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Learn how you can stand with us financially by going to drjamesdobson.org. That's drjamesdobson.org. You can also reach us by phone when you call (877) 732-6825. That number again is (877) 732-6825. Well, that's all the time we have for today. Be sure to tune in again tomorrow as we dive back into Family Talk's 10 year anniversary retrospective. We'll hear Dr. Dobson's meaningful interview with bestselling author and evangelist Anne Graham Lotz. Their conversation will revolve around the power of prayer, which matches well with what we heard on today's program. So, don't miss that classic conversation coming up next time right here on Dr. James Dobson's Family Talk. I'm Roger Marsh. Have a blessed day.

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Dr. Dobson: Do you want to see what kind of men and women your children will grow up to be? Take a look in the mirror.

Roger Marsh: For Family Talk, here's Dr. James Dobson.

Dr. Dobson: A wise man once said, "The footsteps a child follows are often those that the father thought he covered up." How true that is. Well, there are facts we can pass onto our children and skills we can teach. But how our children really learn is by watching us and observing our every move. By absorbing what we do and who we are. Someone said, "Values are not taught to kids, they're caught by them." They're picked up routinely through the subtle influences of simply being together through the day.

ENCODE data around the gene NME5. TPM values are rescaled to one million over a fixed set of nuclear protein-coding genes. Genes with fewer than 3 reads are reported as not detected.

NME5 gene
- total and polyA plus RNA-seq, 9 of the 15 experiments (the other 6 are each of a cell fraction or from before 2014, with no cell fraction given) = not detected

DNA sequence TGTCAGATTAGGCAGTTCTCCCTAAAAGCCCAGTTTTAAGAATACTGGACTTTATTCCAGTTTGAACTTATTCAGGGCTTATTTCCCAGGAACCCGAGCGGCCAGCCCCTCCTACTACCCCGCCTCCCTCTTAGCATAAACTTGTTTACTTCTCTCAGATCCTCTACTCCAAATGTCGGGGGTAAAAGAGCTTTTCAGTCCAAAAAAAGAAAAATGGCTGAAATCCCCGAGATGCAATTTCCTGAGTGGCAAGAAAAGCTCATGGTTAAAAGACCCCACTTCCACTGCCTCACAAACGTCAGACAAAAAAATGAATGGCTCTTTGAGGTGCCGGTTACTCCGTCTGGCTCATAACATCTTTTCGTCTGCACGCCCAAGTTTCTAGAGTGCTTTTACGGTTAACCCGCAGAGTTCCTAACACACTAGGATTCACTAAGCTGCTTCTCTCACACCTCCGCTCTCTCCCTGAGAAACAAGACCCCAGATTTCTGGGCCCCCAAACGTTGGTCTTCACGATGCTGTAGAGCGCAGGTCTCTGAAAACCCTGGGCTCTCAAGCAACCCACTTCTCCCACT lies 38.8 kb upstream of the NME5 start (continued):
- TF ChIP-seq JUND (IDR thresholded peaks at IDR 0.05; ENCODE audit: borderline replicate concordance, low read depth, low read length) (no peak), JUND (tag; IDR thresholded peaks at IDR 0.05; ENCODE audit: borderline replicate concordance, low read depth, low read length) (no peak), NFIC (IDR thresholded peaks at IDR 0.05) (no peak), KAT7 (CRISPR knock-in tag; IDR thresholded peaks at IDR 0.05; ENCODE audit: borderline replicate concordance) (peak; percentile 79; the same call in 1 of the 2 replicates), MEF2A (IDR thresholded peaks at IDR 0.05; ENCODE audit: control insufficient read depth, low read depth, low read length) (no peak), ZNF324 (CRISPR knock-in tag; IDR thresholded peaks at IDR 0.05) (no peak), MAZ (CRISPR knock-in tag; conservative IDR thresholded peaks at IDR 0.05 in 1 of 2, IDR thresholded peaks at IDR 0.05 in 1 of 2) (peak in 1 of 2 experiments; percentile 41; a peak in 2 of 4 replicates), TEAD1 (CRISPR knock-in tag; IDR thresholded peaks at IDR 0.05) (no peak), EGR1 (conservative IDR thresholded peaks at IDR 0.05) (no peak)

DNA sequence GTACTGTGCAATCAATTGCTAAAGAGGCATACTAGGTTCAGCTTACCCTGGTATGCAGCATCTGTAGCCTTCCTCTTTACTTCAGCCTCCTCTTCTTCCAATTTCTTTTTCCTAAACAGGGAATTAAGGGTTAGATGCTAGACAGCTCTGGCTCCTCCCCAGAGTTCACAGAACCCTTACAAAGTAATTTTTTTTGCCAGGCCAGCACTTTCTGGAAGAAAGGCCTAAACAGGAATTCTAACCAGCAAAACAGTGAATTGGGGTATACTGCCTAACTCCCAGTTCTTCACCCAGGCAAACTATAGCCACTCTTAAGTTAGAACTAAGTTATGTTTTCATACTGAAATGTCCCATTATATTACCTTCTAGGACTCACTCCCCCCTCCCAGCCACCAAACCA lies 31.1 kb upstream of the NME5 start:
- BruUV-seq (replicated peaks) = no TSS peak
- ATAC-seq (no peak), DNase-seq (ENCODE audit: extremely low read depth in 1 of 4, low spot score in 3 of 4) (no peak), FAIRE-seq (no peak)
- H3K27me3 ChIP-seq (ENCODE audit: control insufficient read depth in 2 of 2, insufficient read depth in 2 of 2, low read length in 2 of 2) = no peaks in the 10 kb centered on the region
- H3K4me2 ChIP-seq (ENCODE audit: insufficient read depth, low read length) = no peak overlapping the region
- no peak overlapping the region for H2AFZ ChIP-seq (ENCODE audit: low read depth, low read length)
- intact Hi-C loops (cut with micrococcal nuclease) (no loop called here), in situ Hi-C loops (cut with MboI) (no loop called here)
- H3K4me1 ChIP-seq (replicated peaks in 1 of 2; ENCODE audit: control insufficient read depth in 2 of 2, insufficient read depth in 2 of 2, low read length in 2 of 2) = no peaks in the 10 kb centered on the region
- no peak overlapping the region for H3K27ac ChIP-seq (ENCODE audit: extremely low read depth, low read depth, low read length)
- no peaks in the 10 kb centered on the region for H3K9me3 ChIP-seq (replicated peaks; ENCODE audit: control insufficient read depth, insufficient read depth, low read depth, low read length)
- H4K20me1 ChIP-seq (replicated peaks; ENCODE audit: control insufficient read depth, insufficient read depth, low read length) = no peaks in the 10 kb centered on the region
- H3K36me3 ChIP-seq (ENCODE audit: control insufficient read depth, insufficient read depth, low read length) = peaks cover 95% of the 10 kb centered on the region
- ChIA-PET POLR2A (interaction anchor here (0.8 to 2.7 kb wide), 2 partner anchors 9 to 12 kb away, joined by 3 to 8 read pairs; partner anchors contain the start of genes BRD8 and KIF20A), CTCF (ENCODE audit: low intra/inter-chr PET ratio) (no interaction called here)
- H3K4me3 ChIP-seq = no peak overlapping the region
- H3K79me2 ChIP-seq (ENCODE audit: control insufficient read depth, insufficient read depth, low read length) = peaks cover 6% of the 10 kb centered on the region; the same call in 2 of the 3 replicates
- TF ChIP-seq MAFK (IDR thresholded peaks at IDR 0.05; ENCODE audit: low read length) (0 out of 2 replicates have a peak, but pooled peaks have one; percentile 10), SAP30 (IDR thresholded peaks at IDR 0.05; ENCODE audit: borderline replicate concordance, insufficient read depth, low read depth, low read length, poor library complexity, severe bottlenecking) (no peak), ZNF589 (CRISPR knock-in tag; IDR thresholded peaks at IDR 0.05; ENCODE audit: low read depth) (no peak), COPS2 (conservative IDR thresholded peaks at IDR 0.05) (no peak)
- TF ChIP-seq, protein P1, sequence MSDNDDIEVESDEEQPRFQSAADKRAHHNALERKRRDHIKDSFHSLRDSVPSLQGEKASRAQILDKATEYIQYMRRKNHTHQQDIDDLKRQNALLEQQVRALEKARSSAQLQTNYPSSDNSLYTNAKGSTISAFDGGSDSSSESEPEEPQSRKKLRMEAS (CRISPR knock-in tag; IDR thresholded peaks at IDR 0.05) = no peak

A poem by Herbert Parker sums it up best. He said: "To get his good night kiss he stood beside my chair one night and raised an eager face to me, a face with love a-light. And as I gathered in my arms the son God gave to me, I thanked the lad for being good and hoped he'd always be. His little arms crept round my neck and then I heard him say four simple words I can't forget four words that made me pray. They turned a mirror on my soul on secrets no one knew. They startled me. I hear them yet. He said, 'I'll be like you.'"

Do you still think what you do as a mother or father doesn't really matter? It does. Believe me, it does.

Roger Marsh: To hear more, visit our broadcast page at drjamesdobson.org.

Dr. Clinton: Hi everyone, Dr. Tim Clinton here. When you think about your family and where they'll be when you're no longer living, are you worried? Are you confident? You hopeful? What kind of a legacy are you leaving for your children and their children right now? Here at Family Talk, we're committed to helping you understand the legacy that you're leaving your family. Join us today at drjamesdobson.org. You're going to find helpful insights, tips, and advice from Dr. Dobson himself. And remember, your legacy matters.